Congratulations! You decided to build a timber frame home. It’s a building style rooted in centuries of traditions from topping out ceremonies to Raisings. And, while these traditions differ slightly in definition, depending on region, the history and legacy of timber framing is a common thread that ties these traditions together. It also creates exciting, extremely memorable events for those in the process of building their dream home.
If you browsed through our photos, you likely came across a picture or two of a tree mounted to a timber frame’s top. Perhaps you wondered exactly what was going on. It’s a topping out ceremony, the most popular timber framing tradition. Placed at the very highest point of the home is a bough or small tree.
Long ago, Scandinavians placed a pine bough at the highest point of timber frames to bring good fortune to the land and the home. Brought across the ocean by European settlers to North America, this tradition has been beautifully adopted. In more recent times, Mohawk Indian ironworkers usually placed a small tree at the top of sky rises in metropolitan areas. This is because of their belief that no building should be higher than a tree. Today, workers in some parts of the world, continue this tradition.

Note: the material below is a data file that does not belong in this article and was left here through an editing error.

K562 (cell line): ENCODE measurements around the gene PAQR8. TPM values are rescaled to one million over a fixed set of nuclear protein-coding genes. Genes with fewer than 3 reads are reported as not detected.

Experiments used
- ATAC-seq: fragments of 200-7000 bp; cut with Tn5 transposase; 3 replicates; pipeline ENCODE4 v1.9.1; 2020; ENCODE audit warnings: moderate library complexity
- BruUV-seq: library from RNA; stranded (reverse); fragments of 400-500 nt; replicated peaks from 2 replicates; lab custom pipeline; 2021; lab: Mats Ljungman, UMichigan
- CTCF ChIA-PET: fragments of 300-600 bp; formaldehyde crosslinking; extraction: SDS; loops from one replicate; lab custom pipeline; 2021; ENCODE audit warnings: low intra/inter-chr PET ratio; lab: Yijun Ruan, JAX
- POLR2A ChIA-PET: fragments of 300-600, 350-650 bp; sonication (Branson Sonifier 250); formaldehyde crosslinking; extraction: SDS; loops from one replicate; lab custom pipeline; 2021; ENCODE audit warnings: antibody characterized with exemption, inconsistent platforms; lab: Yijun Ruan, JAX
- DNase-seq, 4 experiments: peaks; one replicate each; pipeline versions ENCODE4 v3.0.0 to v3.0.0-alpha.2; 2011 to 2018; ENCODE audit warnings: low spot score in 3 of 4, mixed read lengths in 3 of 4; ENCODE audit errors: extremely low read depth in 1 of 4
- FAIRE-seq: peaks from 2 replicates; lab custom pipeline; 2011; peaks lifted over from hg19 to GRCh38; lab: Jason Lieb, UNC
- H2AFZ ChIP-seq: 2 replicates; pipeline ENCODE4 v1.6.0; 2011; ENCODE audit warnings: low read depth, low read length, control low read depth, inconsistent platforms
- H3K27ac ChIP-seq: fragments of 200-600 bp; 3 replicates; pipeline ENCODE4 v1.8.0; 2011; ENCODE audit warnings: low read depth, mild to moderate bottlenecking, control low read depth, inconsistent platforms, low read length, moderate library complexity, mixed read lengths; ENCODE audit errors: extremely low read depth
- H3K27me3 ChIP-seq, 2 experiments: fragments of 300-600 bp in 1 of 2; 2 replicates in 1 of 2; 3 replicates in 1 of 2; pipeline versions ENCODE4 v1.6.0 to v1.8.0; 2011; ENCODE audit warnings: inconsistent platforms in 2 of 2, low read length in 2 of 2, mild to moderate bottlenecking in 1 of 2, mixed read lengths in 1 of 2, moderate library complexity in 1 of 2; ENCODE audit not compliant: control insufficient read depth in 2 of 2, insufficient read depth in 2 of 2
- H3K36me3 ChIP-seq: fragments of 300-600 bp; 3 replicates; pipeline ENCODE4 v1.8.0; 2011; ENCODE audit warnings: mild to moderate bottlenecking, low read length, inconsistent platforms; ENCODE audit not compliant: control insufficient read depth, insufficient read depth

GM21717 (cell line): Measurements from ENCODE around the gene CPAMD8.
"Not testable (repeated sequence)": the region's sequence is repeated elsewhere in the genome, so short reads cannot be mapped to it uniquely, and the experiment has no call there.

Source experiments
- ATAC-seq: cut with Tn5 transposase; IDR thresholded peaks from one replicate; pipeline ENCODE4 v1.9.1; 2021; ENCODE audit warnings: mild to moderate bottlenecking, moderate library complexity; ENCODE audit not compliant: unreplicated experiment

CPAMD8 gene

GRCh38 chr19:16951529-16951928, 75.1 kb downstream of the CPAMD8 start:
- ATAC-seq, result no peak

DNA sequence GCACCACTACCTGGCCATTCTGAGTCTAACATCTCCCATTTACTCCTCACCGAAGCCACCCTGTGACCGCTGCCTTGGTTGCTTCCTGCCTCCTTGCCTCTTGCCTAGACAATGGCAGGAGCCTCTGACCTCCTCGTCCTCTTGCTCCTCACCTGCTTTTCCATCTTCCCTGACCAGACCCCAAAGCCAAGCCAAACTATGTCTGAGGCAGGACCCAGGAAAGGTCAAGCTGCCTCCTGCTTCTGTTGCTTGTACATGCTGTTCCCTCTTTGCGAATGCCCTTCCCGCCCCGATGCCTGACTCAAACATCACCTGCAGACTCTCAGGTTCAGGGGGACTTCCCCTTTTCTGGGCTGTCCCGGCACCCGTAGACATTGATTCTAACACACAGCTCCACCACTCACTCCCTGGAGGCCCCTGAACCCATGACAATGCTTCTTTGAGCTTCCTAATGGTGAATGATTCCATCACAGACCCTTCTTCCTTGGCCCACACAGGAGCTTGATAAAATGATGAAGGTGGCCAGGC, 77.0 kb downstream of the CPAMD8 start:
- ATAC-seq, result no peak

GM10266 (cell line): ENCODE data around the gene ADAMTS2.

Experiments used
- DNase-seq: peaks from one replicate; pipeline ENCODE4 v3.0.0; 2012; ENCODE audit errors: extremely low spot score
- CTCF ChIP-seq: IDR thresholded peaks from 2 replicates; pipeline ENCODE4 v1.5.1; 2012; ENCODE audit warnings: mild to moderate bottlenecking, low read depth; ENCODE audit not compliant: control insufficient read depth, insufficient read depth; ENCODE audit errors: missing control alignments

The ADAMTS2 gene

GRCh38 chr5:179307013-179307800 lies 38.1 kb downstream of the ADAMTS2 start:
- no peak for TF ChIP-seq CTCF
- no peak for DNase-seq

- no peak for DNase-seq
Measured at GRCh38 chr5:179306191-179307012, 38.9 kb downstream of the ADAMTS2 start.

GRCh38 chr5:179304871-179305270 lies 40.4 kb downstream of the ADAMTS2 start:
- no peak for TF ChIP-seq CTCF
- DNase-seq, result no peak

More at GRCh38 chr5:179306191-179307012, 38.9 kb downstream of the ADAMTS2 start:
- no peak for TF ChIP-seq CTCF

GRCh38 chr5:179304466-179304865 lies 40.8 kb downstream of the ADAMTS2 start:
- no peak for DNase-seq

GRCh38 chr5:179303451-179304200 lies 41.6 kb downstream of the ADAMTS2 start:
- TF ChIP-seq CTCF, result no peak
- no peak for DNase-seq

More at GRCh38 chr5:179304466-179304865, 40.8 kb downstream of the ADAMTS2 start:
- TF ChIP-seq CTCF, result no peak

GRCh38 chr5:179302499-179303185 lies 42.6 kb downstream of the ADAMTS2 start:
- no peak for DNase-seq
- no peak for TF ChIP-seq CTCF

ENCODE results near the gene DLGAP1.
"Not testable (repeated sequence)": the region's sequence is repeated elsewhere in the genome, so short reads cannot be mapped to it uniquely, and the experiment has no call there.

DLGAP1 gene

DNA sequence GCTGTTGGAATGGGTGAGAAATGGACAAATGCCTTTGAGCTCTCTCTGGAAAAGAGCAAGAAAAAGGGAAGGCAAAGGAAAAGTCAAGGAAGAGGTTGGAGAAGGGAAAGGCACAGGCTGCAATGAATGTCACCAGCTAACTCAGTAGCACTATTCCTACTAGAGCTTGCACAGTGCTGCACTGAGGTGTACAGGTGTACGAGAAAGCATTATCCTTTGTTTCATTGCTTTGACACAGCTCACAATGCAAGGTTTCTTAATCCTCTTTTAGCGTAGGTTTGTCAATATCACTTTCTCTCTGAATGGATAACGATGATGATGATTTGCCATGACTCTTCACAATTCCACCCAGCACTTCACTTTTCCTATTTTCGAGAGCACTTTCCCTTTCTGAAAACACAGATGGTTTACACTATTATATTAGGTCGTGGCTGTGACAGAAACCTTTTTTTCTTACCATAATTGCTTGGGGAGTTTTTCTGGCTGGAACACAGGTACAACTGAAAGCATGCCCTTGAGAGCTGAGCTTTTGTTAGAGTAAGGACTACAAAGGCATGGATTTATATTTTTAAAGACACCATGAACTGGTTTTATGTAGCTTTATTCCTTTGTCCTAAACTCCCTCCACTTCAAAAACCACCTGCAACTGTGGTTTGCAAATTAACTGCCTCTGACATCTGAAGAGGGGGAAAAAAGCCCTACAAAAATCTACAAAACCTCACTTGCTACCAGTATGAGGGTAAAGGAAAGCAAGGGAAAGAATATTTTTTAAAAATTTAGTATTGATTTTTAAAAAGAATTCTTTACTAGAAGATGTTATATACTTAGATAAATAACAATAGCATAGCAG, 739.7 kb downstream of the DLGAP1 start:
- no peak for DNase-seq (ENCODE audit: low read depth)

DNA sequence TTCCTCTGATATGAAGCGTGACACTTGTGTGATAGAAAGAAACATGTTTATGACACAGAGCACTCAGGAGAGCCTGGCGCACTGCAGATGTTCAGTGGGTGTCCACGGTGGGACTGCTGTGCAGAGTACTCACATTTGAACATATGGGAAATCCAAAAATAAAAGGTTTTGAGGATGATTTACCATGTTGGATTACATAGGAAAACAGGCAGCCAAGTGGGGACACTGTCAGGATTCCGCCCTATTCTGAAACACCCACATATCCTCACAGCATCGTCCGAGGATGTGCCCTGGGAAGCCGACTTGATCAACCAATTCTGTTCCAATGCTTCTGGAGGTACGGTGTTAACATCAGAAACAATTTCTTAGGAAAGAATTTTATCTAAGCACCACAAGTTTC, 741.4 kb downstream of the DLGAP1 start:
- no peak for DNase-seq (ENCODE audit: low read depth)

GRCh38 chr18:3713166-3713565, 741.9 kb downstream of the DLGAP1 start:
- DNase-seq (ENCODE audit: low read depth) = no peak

Another age-old tradition is the placing of coins under timber posts in the home’s frame. This ceremony originated from an old maritime tradition called: stepping the mast. It is meant to bring good luck and fortune to the home. Coins traditionally, placed under the post? Silver dollars, of course! However, quite common these days is using coins originating from one’s homeland or coins minted in a specific year.
Gathering family and loved ones together to sign the wooden pegs that connect the timber framing is another tradition observed by some homeowners. Wishes of well-being and good fortune are written on the last pegs and the homeowner is given the honors of driving them in to secure the blessings on their home.
Building your own timber frame home is a once in a lifetime experience. And, there are several traditions that you can choose to participate in as we raise your timber frame. Whether you decide on one of the above traditions or make your own, your home’s legacy will live on for generations to come.
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